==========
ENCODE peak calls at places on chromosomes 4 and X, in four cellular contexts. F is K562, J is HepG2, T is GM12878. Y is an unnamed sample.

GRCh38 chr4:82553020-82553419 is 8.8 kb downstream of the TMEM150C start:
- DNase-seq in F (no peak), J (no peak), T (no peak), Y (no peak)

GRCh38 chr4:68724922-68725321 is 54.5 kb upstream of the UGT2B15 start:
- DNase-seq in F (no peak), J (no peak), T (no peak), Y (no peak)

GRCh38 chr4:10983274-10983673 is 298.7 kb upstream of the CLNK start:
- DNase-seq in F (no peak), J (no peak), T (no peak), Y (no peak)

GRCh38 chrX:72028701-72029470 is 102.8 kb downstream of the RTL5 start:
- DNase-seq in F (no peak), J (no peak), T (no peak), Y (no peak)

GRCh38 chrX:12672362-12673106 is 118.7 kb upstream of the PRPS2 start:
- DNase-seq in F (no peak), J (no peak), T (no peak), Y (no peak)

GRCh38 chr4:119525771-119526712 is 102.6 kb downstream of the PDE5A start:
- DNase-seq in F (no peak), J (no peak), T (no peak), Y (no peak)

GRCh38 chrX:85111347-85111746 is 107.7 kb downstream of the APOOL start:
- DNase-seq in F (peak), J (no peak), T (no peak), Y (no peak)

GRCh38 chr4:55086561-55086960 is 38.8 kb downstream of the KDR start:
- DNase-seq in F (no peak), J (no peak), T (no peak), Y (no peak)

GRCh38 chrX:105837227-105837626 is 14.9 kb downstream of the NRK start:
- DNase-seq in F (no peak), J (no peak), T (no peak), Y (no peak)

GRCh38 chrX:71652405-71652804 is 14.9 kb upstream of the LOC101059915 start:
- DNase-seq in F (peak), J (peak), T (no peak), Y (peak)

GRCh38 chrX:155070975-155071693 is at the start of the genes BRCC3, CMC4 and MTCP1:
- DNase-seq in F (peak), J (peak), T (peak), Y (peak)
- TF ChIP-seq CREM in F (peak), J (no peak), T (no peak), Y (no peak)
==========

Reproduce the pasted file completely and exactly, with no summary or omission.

ENCODE peak calls at places on chromosomes 4 and X, in four cellular contexts. F is K562, J is HepG2, T is GM12878. Y is an unnamed sample.

GRCh38 chr4:82553020-82553419 is 8.8 kb downstream of the TMEM150C start:
- DNase-seq in F (no peak), J (no peak), T (no peak), Y (no peak)

GRCh38 chr4:68724922-68725321 is 54.5 kb upstream of the UGT2B15 start:
- DNase-seq in F (no peak), J (no peak), T (no peak), Y (no peak)

GRCh38 chr4:10983274-10983673 is 298.7 kb upstream of the CLNK start:
- DNase-seq in F (no peak), J (no peak), T (no peak), Y (no peak)

GRCh38 chrX:72028701-72029470 is 102.8 kb downstream of the RTL5 start:
- DNase-seq in F (no peak), J (no peak), T (no peak), Y (no peak)

GRCh38 chrX:12672362-12673106 is 118.7 kb upstream of the PRPS2 start:
- DNase-seq in F (no peak), J (no peak), T (no peak), Y (no peak)

GRCh38 chr4:119525771-119526712 is 102.6 kb downstream of the PDE5A start:
- DNase-seq in F (no peak), J (no peak), T (no peak), Y (no peak)

GRCh38 chrX:85111347-85111746 is 107.7 kb downstream of the APOOL start:
- DNase-seq in F (peak), J (no peak), T (no peak), Y (no peak)

GRCh38 chr4:55086561-55086960 is 38.8 kb downstream of the KDR start:
- DNase-seq in F (no peak), J (no peak), T (no peak), Y (no peak)

GRCh38 chrX:105837227-105837626 is 14.9 kb downstream of the NRK start:
- DNase-seq in F (no peak), J (no peak), T (no peak), Y (no peak)

GRCh38 chrX:71652405-71652804 is 14.9 kb upstream of the LOC101059915 start:
- DNase-seq in F (peak), J (peak), T (no peak), Y (peak)

GRCh38 chrX:155070975-155071693 is at the start of the genes BRCC3, CMC4 and MTCP1:
- DNase-seq in F (peak), J (peak), T (peak), Y (peak)
- TF ChIP-seq CREM in F (peak), J (no peak), T (no peak), Y (no peak)